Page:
Updated: Aug 1, 2020
My husband and I had opposite undergrad experiences, and not just because we attended rival schools (Roll Tide!). Primarily, I’m thinking about our financial situation after we received our degrees. I was fortunate to receive in-state tuition because of my major. Ben paid out of state tuition. I received help from my parents as well as scholarships and my own savings that enabled me to cash flow my expenses for four years on campus and a six-month full-time internship. Ben relied almost exclusively on student loans. I walked across the stage already working in my career field, with no student loans waiting to pounce on my income. Ben wasn’t allowed to walk for his graduation because he still owed the university money.
Ben and I didn’t meet until three years after my college graduation, and four years after his. In those three years, I lived on my own, worked happily as a board-certified music therapist, and then, when the opportunity arose, left my job to join my friends who had started a non-profit. I was able to do that because my expenses were minimal. They arranged for me to live rent-free with one of their grandmothers. My car I had paid cash for at age 20 was still in good condition. Not having debt meant that I could pursue the opportunities I desired and not worry about my income and needing to repay loans.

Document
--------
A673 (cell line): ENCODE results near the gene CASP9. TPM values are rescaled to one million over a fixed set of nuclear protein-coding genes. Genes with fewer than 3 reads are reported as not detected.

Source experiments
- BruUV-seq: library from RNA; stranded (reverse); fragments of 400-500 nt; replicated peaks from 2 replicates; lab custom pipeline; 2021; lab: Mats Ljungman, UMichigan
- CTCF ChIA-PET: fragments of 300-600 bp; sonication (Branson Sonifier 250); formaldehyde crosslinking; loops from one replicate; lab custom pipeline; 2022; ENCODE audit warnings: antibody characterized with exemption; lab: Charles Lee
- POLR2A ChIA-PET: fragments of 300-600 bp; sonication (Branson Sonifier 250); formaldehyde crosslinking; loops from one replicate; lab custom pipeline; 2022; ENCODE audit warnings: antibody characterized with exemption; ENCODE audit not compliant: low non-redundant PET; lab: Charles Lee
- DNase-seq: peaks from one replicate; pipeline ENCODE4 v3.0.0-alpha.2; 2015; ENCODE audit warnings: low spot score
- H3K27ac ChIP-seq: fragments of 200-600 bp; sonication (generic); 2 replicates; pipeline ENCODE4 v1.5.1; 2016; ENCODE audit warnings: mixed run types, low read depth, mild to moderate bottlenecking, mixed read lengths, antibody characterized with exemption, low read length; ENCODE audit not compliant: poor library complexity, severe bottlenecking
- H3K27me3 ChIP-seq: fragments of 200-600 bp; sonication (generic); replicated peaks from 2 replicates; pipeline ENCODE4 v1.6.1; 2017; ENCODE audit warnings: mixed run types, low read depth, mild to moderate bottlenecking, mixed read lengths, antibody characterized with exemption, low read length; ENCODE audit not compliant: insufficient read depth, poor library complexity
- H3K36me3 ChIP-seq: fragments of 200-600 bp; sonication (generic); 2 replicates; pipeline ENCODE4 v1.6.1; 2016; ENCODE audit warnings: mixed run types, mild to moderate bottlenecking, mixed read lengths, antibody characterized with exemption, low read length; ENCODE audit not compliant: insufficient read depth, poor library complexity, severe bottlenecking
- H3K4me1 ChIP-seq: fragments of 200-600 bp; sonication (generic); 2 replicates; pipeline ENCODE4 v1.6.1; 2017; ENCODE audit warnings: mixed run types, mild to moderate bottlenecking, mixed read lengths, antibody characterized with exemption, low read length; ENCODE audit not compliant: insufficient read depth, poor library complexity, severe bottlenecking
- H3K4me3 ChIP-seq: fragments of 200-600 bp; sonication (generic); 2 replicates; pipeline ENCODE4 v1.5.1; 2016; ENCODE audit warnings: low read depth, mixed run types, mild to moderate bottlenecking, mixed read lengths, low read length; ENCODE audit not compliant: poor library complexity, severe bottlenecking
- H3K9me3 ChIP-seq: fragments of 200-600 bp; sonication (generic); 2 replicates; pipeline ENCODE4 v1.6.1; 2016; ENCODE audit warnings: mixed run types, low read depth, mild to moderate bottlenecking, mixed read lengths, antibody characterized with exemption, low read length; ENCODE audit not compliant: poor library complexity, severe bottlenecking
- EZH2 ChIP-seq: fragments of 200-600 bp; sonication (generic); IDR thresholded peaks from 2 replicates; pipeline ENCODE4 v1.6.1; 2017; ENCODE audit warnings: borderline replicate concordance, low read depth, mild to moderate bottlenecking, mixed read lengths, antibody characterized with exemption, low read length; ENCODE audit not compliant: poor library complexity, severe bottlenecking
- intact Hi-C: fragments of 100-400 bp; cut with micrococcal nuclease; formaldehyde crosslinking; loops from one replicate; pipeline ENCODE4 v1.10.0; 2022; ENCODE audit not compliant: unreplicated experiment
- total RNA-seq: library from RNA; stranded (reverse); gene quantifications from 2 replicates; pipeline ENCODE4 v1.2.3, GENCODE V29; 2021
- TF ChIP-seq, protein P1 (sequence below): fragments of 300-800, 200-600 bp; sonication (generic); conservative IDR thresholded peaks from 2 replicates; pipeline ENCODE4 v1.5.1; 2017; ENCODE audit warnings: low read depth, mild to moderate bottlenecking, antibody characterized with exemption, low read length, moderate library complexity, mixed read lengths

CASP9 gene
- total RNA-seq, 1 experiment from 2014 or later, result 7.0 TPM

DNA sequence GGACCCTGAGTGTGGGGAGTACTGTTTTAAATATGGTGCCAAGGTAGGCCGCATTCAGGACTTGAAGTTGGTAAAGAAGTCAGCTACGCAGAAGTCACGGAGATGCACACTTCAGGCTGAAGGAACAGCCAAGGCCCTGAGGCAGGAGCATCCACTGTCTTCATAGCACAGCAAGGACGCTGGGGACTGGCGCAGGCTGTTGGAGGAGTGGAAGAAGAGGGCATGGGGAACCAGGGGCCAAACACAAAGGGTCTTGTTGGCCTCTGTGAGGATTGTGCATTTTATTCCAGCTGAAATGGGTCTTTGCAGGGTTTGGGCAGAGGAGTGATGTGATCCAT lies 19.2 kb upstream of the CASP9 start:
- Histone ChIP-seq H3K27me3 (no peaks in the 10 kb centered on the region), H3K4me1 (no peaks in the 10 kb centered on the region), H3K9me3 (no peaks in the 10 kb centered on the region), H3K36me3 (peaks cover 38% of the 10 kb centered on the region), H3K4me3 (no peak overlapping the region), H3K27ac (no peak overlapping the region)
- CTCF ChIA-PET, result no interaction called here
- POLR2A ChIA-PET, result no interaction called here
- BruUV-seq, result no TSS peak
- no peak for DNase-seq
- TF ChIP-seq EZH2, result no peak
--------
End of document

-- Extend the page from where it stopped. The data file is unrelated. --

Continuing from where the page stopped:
The expense of the degree which I received at the University of Alabama has inflated dramatically in the decade since I graduated. I know many parents and students are looking at the bottom line of a chosen institution or degree path and trying to determine if it’s worth it and if it is, how they will pay for it. We can help you make a plan so that they can graduate with their degree without loans following them into their bright future. I can say with certainty that it is a freedom you should fight for fiercely for yourself or your child.